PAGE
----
I expect this to be a busy posting day, as there's loads of stuff that has caught my eye.
Yesterday, I started looking at the list of reasons in this article for withdrawing from Iraq. I'm more interested in providing an historical perspective on its statements than in engaging with its polemical points. I got up to point (2) before I decided the entry was long enough for a blog.
Point (3) raises the spectre of the Coalition Provisional Authority's Order 17, which grants extraterritorial rights of freedom from Iraqi jurisdiction to the U.S. military and associated enterprises. Of course, this is a truly colonial arrangement. However, it hasn't just been little non-white countries which have been subject to American attempts to assert extraterritorial rights. I can't see how, in the context of the Iraqi security situation, any military force could operate without some insulation from due legal processes. Furthermore, it gives Iraqi legislators some leverage over the situation. They could try to rescind the order, and if they succeeded it would certainly present both the United States and the U.N. with a knotty problem.
Point (4) brings up the "War for Oil" meme. Yes, that was an element of U.S. policy concerns. Why shouldn't it be?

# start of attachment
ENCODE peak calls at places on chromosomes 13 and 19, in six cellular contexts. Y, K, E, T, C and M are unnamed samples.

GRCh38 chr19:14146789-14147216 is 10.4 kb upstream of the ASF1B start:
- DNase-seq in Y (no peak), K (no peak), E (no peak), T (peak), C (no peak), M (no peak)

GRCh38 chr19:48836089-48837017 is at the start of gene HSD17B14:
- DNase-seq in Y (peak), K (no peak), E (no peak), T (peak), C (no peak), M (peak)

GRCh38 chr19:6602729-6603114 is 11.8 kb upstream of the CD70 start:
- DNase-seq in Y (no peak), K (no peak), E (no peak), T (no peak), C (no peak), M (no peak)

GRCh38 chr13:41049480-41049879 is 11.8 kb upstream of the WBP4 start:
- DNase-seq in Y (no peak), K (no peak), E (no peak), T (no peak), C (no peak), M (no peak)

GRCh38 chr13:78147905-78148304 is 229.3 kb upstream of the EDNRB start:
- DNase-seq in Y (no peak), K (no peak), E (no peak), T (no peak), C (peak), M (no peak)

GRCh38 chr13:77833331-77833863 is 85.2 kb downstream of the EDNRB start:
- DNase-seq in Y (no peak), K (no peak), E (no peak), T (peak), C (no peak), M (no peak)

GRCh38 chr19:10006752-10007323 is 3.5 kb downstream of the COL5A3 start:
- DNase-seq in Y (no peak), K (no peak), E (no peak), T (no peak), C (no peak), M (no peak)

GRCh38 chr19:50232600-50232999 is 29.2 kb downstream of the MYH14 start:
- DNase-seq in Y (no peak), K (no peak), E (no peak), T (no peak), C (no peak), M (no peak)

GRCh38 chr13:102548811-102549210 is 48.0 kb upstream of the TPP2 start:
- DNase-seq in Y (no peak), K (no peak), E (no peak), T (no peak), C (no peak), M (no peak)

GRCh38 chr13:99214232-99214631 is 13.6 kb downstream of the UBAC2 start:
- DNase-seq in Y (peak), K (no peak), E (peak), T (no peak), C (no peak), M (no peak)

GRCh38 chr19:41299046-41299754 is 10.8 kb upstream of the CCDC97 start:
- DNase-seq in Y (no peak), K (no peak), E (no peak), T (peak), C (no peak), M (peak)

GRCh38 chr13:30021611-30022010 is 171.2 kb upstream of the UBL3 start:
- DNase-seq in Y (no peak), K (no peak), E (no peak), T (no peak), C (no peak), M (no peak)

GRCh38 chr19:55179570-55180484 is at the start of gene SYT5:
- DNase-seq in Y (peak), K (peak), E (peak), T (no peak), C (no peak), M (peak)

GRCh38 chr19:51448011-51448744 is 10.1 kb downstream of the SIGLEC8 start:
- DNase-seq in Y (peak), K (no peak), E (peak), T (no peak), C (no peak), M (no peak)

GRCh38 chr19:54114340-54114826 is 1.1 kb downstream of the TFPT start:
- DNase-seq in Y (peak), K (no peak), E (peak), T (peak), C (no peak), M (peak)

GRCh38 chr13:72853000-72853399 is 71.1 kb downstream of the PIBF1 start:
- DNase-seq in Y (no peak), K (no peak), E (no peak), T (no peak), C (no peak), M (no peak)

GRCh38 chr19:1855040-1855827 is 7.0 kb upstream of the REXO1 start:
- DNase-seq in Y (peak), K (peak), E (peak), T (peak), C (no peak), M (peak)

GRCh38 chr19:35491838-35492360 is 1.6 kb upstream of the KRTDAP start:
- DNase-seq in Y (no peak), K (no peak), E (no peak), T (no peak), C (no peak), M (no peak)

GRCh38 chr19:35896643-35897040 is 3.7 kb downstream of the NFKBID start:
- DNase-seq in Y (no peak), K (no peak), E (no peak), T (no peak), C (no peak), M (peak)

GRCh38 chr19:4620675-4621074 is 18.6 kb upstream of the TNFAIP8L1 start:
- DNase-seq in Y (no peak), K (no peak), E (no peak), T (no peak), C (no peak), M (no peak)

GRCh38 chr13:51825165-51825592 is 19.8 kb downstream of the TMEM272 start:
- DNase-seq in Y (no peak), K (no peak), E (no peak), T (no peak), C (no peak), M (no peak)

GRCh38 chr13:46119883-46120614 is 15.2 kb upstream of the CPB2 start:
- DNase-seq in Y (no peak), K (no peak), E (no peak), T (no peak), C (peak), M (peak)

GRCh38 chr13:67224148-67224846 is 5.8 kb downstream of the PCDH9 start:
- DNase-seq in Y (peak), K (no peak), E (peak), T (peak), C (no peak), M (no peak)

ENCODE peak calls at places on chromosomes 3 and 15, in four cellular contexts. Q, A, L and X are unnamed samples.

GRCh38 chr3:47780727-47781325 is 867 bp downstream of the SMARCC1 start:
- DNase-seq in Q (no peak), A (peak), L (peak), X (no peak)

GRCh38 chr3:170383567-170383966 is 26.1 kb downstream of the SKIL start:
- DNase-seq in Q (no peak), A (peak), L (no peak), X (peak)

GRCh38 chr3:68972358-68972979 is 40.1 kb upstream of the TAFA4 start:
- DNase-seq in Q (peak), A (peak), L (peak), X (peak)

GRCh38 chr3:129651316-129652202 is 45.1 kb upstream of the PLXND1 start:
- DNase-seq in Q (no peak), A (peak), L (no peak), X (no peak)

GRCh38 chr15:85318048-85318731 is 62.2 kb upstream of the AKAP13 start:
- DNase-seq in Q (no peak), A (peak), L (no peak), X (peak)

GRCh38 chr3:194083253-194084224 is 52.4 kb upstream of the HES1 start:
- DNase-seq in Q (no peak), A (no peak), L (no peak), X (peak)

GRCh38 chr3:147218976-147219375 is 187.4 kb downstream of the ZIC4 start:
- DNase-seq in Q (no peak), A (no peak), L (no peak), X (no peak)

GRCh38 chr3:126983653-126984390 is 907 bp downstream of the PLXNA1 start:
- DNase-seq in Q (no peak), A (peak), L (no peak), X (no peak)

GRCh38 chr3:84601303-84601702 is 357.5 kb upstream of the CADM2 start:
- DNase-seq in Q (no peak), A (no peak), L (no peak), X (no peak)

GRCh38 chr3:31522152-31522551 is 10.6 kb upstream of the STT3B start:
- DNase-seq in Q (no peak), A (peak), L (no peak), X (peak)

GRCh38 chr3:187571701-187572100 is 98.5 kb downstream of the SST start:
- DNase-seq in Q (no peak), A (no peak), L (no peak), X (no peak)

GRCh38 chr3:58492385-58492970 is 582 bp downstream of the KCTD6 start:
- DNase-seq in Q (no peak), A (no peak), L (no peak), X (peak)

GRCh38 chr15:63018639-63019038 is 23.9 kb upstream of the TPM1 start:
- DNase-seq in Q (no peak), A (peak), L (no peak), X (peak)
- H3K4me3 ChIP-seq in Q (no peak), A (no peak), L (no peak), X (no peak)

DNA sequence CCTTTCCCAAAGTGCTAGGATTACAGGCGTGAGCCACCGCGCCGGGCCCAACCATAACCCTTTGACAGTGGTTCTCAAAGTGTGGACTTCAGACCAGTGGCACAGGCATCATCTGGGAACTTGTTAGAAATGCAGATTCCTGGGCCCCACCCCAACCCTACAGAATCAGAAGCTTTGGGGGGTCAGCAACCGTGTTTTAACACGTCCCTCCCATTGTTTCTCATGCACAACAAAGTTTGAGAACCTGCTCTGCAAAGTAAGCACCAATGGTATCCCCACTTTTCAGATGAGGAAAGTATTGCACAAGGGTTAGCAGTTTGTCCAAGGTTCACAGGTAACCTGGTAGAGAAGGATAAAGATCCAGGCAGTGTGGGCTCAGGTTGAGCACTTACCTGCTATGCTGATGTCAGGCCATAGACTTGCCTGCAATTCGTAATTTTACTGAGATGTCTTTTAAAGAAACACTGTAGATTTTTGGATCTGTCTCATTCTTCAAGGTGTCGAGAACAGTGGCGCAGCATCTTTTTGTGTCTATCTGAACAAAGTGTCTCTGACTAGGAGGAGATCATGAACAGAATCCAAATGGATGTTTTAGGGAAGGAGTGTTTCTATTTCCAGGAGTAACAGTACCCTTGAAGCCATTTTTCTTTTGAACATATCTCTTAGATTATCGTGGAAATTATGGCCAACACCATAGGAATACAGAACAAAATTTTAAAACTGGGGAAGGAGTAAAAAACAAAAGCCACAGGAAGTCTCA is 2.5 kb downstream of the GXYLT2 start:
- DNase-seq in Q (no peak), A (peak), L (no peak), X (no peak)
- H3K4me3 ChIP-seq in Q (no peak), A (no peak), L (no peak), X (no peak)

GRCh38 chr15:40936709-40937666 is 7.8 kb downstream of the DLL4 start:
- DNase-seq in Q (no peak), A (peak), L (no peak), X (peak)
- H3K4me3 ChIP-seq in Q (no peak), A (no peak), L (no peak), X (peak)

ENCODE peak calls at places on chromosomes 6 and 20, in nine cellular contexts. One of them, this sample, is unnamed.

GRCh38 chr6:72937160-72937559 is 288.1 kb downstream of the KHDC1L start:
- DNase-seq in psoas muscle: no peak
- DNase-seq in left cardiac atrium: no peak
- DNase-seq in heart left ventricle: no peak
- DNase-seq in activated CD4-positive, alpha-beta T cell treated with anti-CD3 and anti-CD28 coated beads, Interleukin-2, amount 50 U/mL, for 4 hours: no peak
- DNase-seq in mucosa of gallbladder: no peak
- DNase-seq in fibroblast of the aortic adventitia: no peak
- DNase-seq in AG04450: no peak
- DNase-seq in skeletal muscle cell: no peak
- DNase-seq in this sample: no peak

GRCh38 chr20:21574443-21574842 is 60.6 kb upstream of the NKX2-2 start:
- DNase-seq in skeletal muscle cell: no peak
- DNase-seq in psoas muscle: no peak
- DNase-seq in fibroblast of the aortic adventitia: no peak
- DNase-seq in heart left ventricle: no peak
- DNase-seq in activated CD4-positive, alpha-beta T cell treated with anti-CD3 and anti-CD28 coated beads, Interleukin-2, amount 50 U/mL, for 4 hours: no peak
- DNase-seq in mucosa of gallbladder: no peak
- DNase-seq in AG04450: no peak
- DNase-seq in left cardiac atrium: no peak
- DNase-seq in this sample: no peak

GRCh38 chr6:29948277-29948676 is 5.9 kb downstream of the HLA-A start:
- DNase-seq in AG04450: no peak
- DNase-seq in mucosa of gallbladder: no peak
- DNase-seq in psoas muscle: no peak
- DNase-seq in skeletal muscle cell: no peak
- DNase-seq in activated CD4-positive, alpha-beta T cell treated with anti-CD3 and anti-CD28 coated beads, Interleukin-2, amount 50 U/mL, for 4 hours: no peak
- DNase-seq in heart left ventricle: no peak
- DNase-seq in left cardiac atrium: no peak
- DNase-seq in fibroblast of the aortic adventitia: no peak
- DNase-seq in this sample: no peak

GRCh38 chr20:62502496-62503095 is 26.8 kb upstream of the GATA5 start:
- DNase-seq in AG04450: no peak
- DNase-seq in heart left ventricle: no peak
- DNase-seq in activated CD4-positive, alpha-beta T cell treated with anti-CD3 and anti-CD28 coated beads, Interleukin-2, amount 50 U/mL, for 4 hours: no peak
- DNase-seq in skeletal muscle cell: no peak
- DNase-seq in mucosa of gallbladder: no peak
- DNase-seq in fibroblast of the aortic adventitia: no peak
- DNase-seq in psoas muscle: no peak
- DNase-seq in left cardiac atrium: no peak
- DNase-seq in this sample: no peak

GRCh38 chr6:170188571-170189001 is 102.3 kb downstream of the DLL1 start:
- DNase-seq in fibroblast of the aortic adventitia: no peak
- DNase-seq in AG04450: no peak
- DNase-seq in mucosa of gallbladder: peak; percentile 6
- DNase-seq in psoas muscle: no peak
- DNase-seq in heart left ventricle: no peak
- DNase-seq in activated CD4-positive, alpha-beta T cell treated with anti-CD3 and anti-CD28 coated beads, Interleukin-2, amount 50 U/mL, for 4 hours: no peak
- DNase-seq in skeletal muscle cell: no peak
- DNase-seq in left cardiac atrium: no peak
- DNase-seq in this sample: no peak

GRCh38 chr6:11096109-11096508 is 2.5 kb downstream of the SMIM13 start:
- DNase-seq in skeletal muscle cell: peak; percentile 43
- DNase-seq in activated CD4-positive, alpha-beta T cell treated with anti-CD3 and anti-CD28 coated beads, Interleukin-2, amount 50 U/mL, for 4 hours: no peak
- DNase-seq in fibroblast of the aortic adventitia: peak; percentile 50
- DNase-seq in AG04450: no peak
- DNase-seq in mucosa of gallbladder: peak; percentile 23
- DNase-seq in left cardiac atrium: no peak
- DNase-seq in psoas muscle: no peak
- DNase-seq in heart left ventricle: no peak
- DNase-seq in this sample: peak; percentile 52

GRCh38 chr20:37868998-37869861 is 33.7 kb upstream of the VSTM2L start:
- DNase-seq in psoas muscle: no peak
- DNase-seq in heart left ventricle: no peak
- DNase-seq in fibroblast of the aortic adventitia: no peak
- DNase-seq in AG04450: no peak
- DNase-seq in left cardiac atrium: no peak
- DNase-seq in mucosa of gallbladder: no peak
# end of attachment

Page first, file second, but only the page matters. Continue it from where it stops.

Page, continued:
Point (5) is utterly meaningless.
Point (6) is possibly the best case against a continued American presence, or any presence in the first place. Without doubt, Iraq is an artificial state, like others in the world. However, having opened a Pandora's Box, it is America's responsibility to resolve the problem. One way is to try to win the current war. There are others.
I offer my Roman solution tongue-in-cheek, but it doesn't invalidate my main point. Whatever is to be done to solve the Iraq problem, the lead must be given by the United States, which started this war. American voters cannot, in all responsibility, simply vote to leave and wash their hands of it all. If you didn't want to clean up the mess, you shouldn't have made it in the first place.
(to be continued)